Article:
The Decline of Civilizations

Why do civilizations rise, decline, and fall?  Civilizations as diverse as the Sumerians, Egyptians, Persians, Greeks, Romans, and Chinese all declined, eventually falling under their own weight. Is decline the natural condition of life, with growth being a temporary anomaly in the march of history? Arnold Toynbee, an English historian, authored The Study of History, a classic multi-volume history of world civilizations. Wikipedia summarizes his tome, “Civilizations arose in response to some set of challenges of extreme difficulty, when “creative minorities” devised solutions that reoriented their entire society. Challenges and responses were physical, as when the Sumerians exploited the intractable swamps of southern Iraq by organizing the Neolithic inhabitants into a society capable of carrying out large-scale irrigation projects; or social, as when the Catholic Church resolved the chaos of post-Roman Europe by enrolling the new Germanic kingdoms in a single religious community. When a civilization responds to challenges, it grows. Civilizations declined when their leaders stopped responding creatively, and the civilizations then sank owing to nationalism, militarism, and the tyranny of a despotic minority. Toynbee argued that ‘Civilizations die from suicide, not by murder.’ For Toynbee, civilizations were not intangible or unalterable machines but a network of social relationships within the border and therefore subject to both wise and unwise decisions they made.”  Despite detecting uniform patterns of disintegration in each civilization, Toynbee insisted that leaders have a moral responsibility to end the cycle of decline through courageous “challenge and response” leadership. Civilizations thrive when people unite around common visions for the future, developing specific cultural norms to fulfill the vision. But leaders must constantly arise, who evaluate the vision with the current reality facing the community, meeting challenges head on in order to continue thriving.  Without leaders, the civilization will, as Toynbee said, commit suicide by no longer confronting brutal reality.  God Bless, Orrin Woodward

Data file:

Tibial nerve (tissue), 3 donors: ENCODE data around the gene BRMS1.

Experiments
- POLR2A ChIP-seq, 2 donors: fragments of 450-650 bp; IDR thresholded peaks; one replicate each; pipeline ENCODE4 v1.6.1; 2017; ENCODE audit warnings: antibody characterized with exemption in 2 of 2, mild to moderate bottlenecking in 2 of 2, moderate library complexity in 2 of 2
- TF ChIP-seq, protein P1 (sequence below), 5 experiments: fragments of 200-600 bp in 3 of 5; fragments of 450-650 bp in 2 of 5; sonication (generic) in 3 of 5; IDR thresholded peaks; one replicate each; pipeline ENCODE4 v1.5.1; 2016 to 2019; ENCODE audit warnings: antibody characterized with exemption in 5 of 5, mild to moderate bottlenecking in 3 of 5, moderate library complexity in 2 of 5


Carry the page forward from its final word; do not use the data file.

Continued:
by Orrin Woodward on Sun 03 Jul 2011 05:34 AM EDT

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The Rascal Manifesto

I was born free and I intend to live like it.

This means that I will live my life while I’m alive.

No one owns me except my Creator.

No one can put me in a box, a category, a social group, a voting bloc, or a classification.

I am fiercely independent, and with those aligned with me in common purpose, interdependent.

I know that with my freedom comes responsibility.

I take responsibility for my own actions, and I hold the bar high on myself.

I am not afraid to struggle, because it’s the struggle that makes me great.

I know that excellence always lies on the other side of inconvenience.

I am a learning machine.

I read, I confront brutal reality, I grow.

Long term, no one and nothing can defeat me, because I will keep coming back, stronger and better than before.

I will educate myself about the true principles of freedom, and I will strive mightily to preserve freedom for the next generation.

I rely on no man and no government to provide for me.

I will not follow the herd of mediocrity and victim-thinking.

I don’t follow herds, instead I run with a pack – a pack of Rascals.

Let others bask in their privileges, as for me, I will invest them in my purpose.

I will defy tyranny.

I will charge the hill.

I will make a difference.

I’m a Rascal!

by Chris Brady

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